By Carol Ferguson

When was the last time you ate a Kool-Aid pickle?

Better yet, have you ever heard of Kool-Aid pickles?

Until recently, my answer was “never,” and you may agree.

I learned about this out-of-the-ordinary food item in an article which stated that it’s a particular favorite of folks living in Mississippi. Now as a Yankee, I can be excused for my ignorance, but since Texas is only two states west of Mississippi I thought surely native Texans and long-time residents would know what I was talking about.


In a mini-survey around the office, I found no one who had ever heard the words Kool-Aid in conjunction with pickles, so I gave them a sample.

The Internet gives the recipe which is pretty easy: Empty and discard the juice from a 46-ounce jar of whole dill pickles. Cut the pickles in half lengthwise, and put them back in the jar. Stir together one cup of sugar, two cups of water and two envelopes of either cherry or strawberry Kool-Aid, and pour this over the pickles. Put the lid back on and refrigerate for a minimum of 24 hours.

Walking through the building with my little samples speared with toothpicks, I felt like the women at the supermarket who hand out samples of sausage or whatever to shoppers. I did come up against some resistance from co-workers who were put off by the sight of red pickles and wouldn’t give them a try. Names of those people in the Cowards’ Hall of Fame will not be revealed.

Responses from those adventurous folks who did take a taste ranged from “yuk” to “not bad.”

Cheri Baker in the business office said “I think they’re pretty good,” and Stephanie Harden agreed, but Jackie Dawson in classified turned up her nose and said they should be followed by Trident chewing gum. Both Linda Shook and our publisher, Lisa Chappell, called them weird, while Leslie McMannis, ad director, said she liked the flavor.

New advertising employee Lee Hyatt said the pickles would be better if the sweet and sour flavors blended better, and Tobbie Davis went so far as to say, diplomatically, that with their red hue they would add color to a salad. Andy Peele told us, “I hate pickles, but they’re not bad.”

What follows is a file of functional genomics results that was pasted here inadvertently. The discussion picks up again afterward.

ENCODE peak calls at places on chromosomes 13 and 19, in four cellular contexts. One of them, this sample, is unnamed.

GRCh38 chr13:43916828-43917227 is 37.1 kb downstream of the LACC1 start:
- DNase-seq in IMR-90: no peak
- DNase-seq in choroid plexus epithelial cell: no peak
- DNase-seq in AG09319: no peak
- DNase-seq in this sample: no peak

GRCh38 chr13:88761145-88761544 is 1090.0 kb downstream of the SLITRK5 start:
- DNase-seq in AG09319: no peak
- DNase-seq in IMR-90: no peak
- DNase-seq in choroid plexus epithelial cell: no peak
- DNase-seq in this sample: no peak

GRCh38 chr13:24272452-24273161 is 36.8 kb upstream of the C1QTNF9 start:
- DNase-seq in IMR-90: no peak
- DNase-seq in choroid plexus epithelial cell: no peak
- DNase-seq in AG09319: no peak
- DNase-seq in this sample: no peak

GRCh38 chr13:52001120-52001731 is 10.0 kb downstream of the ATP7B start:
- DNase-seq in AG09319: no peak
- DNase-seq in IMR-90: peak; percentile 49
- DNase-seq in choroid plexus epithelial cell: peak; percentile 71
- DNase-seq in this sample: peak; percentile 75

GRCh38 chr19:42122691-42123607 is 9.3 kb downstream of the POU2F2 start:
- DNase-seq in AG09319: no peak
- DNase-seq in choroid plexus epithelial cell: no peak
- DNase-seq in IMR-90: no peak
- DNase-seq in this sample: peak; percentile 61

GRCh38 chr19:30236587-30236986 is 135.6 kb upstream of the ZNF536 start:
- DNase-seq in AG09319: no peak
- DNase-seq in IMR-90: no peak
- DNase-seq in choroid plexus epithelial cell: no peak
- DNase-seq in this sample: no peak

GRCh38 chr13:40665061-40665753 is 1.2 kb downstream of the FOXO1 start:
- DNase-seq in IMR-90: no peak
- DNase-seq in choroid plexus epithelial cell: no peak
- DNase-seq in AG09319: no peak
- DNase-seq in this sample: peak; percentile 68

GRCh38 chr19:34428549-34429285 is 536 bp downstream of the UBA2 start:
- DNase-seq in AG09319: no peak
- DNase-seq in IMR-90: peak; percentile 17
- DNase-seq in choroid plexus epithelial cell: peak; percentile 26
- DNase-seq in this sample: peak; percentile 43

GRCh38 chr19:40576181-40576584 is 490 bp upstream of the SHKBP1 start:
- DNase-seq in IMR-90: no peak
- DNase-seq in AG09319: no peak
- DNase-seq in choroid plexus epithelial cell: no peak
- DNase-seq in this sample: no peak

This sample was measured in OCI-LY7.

In the news room, Danny Walker, ate a sample, called it “odd,” and then several hours later said it came back to bite him. Warren Morrison said, “It’s different; I like it,” but new reporter Chad Blackshear grinned and said, “I make homemade pickles, and I would never make these.”

The only person in the newsroom who has lived in Mississippi is Royse City Herald-Banner editor David Wilfong, a resident during his childhood years. His reaction: “I knew there was a reason I left Mississippi.”

Perhaps the most practical comments came from reporter Brad Kellar and business office manager Mary Standfield. Brad said, “It’s a long way to go to create something that doesn’t taste like anything special,” and Mary commented, “They’re OK, but I wouldn’t spend the time to make them.”

Apparently Mississippi residents will indeed invest the time. According to what I’ve read, the Kool-Aid pickle fanatics reach practically a cult-status in that Delta state.

Our eldest son, who had driven through Mississippi many times over the years on visits home, made a terrible face after eating a pickle sample during the July Fourth holiday. He commented that residents of the state could better spend their time improving their roads than fooling around with pickle flavors.

No one knows who first decided that pickles could be improved by soaking them in red Kool-Aid, but I suspect he (or she) may have been off his medication at the time. The practice has caught on, however, and this version can be found at community fairs and school fund-raisers. Some Delta grocers have begun selling jars of the ready-made pickles, and others sell jars of dill pickles with Kool-Aid packs attached.

The folks at Kool-Aid’s corporate offices are tickled pink, or red, as the case may be. A senior manager was quoted as saying they endorsed consumers finding innovative ways to use the product.

My own reaction to Kool-Aid pickles? After trying them several times over a period of a few days, I am disappointed. I had hoped they would be something like the homemade watermelon pickles my mother used to make which were almost addictive — a wonderful blend of sweet and tart.

These are not, and I doubt I will bother with them again.

Pickles seem to be a current culinary topic, however, for a peanut oil manufacturer has just e-mailed me a press release suggesting that the perfect side dish to a meal is deep-fried pickles. The recipe says I’ll need to use two gallons of cooking oil, and then it dwells on the extreme care that must be taken in using an outdoor deep fryer: Never leave it unattended, keep children and pets away, wear oven mitts, and on and on.

Frankly this doesn’t sound like my idea of a relaxed, enjoyable experience.

I think I’ll just continue to eat commercially prepared pickles from the grocery store — dills, gherkins, bread and butter pickles, whatever.

You know that old saying: “A pickle a day keeps the doctor away.”

What’s that? You say it’s an apple a day?

Sorry. I seem to be confused.

I’m probably having a sugar fit from all that Kool-Aid.

Ferguson is a feature writer for the Herald-Banner.

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